Architectural Character

The style bears astrong resemblance to North Italian Romanesque. The Rhine districts possess the most fully-developed Romanesque architecture, and the style has fewer local varieties than that of France. The plans of the churches are peculiar in having western and eastern apses, and no great western entrance as in France. The general architectural character is rich in the multiplication of circular and octagonal turrets, in conjunction with polygonal domes, and the use of arcaded galleries under the eaves. The most richly ornamented parts are the doorways and capitals, which are bold and effective in execution. Vaulting appears to have been first adopted in the Rhenish churches some fifty years after its general adoption in France.

Major examples of German Romanesque architecture


Worms Cathedral (Plate 105g; compare 105c below). [Click on image to enlarge it.]

The naves and aisles are vaulted in square bays, one vaulting bay of the nave being equal to two of the aisles, as in the plan of Worms Cathedral (Plate 105g), and the Church of the Apostles, Cologne (Plate 105c; see below).

The choir is always apsidal, and often raised, as in Lombardy, to admit of crypts beneath. Western as well as eastern transepts occur, contrasting in this respect with Italian examples, and over the crossing a tower, sometimes octagonal (Plate 106) , is generally found. Western apses are frequent (Plate 105g), as at Treves and the Abbey Church at Laach, and apses also occur at the ends of transepts, as in the Church of the Apostles at Cologne (Plate 105c).

Church of the Apostles at Cologne (Plate 105c; compare 105g above). [Click on image to enlarge it.]

Numerous towers, either square, circular, or polygonal, producing a rich and varied outline, were employed, two being usually at the east end flanking the apse, and two at the west end, connected by a gallery (Nos. 106 and 107g). The towers rise in successive stories, and a characteristic finish consists ot four gables and a steep roof, a hip rafter rising from each gable top (Plate 107g).


The blank walls are cut up by flat pilaster strips, connected horizontally by ranges of small arches springing from corbels (Plates 105d and 107e). Owing to the smallness of scale this favourite feature may be considered as a string course or cornice.

Left: Partial external elevation, Worms Cathedral. Plate 105d. Middle: Cornice from the transept eaves, Worms. Plate 107e. Right: View of the Apse, Church of the Apostles, Cologne. Plate 104.

Open arcades occur under the eaves of roofs, especially round the apses (Nos. 104 and 106). The churches have sometimes a triforium and always a clerestory.

Worms Cathedral viewed from the Northeast. Plate 106. Click on image to enlarge it.]


No tendency towards tracery is found. The windows are usually single, being rarely grouped (Plate 106; see above). The doorways (Nos. 105 and 107n below; see immediately) are placed at the side, rarely in the west front or transept ends.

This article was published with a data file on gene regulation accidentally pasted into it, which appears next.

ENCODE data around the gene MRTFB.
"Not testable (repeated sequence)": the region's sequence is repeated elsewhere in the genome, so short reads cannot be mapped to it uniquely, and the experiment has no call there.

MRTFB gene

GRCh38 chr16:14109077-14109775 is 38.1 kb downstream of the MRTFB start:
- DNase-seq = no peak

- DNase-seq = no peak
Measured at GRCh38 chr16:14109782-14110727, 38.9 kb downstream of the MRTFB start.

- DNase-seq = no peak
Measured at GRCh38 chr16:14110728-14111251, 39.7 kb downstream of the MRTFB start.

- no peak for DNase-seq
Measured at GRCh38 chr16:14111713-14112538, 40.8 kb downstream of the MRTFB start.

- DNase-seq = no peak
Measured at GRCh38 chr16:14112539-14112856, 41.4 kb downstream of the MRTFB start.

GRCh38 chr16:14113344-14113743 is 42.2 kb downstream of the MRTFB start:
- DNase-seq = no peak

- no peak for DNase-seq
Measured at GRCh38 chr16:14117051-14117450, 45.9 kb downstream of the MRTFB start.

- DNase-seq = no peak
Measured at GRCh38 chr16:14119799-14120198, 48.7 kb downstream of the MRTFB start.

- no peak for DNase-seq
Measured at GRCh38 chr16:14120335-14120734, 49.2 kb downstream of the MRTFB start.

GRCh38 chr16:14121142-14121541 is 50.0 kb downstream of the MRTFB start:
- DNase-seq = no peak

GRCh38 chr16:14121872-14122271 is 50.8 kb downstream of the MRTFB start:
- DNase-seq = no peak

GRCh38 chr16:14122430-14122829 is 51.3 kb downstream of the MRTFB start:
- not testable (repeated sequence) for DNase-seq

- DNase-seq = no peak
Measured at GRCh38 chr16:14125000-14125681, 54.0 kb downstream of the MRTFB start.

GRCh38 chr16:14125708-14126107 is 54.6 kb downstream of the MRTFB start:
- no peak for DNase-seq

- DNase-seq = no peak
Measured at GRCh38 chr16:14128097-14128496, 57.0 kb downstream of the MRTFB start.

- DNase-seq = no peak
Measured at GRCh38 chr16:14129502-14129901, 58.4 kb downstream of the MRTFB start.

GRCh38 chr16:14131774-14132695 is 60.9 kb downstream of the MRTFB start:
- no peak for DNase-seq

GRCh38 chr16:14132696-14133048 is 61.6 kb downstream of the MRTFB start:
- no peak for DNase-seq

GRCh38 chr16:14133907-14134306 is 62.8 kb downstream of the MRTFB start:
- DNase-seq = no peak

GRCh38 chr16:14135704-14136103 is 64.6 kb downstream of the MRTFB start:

Left: Doorway, Worms Cathedral. Plate 107n. Right: Towers, Limbourg Cathedral showing characteristic tower roofs. Plate 107g.


In the Rhine district a semi-circular barrel vault was supported by half-barrel vaults over the aisles, a system which led by degrees to complete Gothic vaulting. Timber roofs were also employed for large spans. Tower roofs, and spires of curious form, are a special feature of the style. A gable on each tower face, with high pitched intersecting roofs (Plate 107g; see immediately above), is common, the latter being formed by the intersections of the planes between the adjacent sides of adjoining gables forming a pyramid, being a step in the evolution of spire growth.


The nave arcades were generally constructed of square piers, with half columns attached, and tin elimination of piers and columns is a favourite German feature. The capitals (Plates 107c,d,f, & h —± see immediately below), though bold in execution, are well designed, being superior to the later Gothic examples.

Four examples of German Romanesque capitals. Plates (Plates 107c,d,f, & h)


(see Walls).—These are as a rule of indifferent design, but the capitals and bases take a distinctive form, leading from Roman through Romanesque to Gothic.


Internally the flat plain surfaces were occasionally decorated in fresco, and the traditions and examples of the early Christian and Byzantine mosaic decorations, were carried on in color. In the north colored bricks were used, and were unsuitable for rich decoration, thus accouuling for the absence of sculptured foliage.


Fletcher, Banister, and Banister F. Fletcher. A History of Architecture on the Comparative Method for the Student, Craftsman, and Amateur. 5th ed. London: B. T. Batsford, 1905.

Last modified 11 March 2014